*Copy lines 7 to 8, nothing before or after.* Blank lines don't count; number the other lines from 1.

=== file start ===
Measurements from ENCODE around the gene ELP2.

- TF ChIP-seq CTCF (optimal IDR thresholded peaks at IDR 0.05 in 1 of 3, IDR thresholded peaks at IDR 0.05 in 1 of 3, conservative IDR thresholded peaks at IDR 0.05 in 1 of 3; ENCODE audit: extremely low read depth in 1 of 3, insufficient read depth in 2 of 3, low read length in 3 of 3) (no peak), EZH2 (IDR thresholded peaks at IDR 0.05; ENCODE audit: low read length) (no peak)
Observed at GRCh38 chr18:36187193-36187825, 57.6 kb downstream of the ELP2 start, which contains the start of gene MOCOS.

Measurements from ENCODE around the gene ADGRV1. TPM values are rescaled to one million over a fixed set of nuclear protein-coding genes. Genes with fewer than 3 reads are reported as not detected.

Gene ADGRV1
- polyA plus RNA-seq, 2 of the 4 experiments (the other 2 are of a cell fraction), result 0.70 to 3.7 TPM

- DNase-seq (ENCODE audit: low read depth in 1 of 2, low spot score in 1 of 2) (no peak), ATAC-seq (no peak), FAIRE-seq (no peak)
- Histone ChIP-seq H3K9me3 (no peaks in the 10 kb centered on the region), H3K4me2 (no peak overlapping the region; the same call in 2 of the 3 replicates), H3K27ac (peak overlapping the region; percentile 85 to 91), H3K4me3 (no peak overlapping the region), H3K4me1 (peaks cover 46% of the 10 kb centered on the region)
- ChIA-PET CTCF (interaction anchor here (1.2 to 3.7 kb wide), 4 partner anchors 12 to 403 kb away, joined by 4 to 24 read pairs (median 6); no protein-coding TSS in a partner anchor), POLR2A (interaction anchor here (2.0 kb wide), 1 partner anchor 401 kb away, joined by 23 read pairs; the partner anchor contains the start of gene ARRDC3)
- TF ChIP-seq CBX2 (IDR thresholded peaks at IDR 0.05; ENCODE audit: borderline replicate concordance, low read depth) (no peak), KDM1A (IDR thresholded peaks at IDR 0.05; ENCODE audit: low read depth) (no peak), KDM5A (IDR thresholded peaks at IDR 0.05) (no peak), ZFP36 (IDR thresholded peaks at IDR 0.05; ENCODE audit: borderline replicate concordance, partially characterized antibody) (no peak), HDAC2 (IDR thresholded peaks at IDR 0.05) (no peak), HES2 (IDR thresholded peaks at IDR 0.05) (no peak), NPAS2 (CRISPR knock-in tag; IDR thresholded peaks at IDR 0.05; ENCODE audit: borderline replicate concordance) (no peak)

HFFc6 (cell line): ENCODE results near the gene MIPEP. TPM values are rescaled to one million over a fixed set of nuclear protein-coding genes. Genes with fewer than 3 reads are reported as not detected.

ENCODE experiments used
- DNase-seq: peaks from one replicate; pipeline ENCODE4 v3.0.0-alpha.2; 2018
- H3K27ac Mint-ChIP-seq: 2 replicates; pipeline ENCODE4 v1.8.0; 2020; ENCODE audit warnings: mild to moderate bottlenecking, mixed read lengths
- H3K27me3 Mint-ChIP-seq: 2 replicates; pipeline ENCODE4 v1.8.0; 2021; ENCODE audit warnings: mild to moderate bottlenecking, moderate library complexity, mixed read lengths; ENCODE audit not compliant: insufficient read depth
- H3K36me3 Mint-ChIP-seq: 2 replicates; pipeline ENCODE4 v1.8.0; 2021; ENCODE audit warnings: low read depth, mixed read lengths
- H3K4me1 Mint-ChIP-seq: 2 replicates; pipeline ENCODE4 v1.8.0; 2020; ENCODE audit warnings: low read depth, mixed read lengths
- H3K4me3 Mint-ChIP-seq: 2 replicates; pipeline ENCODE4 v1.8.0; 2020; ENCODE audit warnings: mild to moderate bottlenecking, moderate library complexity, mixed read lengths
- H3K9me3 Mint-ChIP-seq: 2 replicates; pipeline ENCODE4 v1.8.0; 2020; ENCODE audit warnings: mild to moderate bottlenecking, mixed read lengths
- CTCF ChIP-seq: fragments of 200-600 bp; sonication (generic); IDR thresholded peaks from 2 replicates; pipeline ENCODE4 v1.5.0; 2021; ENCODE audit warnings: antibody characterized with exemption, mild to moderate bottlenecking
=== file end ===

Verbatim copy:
- DNase-seq (ENCODE audit: low read depth in 1 of 2, low spot score in 1 of 2) (no peak), ATAC-seq (no peak), FAIRE-seq (no peak)
- Histone ChIP-seq H3K9me3 (no peaks in the 10 kb centered on the region), H3K4me2 (no peak overlapping the region; the same call in 2 of the 3 replicates), H3K27ac (peak overlapping the region; percentile 85 to 91), H3K4me3 (no peak overlapping the region), H3K4me1 (peaks cover 46% of the 10 kb centered on the region)